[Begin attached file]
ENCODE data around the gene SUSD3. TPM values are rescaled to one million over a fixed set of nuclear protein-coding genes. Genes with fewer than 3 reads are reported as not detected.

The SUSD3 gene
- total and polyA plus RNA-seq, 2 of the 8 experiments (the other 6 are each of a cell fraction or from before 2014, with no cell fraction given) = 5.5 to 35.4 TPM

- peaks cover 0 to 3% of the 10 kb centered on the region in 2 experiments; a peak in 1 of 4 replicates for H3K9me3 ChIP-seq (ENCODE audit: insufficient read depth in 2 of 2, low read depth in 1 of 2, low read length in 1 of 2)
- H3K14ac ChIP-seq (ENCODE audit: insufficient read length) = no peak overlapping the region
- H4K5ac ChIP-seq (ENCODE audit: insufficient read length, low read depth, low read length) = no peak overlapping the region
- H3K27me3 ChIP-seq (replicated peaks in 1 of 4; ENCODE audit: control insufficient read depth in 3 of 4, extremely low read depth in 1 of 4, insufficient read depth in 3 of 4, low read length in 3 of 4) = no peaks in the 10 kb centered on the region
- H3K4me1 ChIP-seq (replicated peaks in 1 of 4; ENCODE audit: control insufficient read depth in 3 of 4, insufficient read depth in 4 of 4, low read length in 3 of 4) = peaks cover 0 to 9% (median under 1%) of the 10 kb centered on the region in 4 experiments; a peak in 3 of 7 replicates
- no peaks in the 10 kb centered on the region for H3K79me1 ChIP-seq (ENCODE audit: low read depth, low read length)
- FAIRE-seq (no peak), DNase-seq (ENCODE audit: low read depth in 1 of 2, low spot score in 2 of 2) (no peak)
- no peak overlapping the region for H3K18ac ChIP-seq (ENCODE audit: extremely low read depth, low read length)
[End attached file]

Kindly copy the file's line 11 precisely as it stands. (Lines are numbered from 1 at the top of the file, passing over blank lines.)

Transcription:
- no peak overlapping the region for H3K18ac ChIP-seq (ENCODE audit: extremely low read depth, low read length)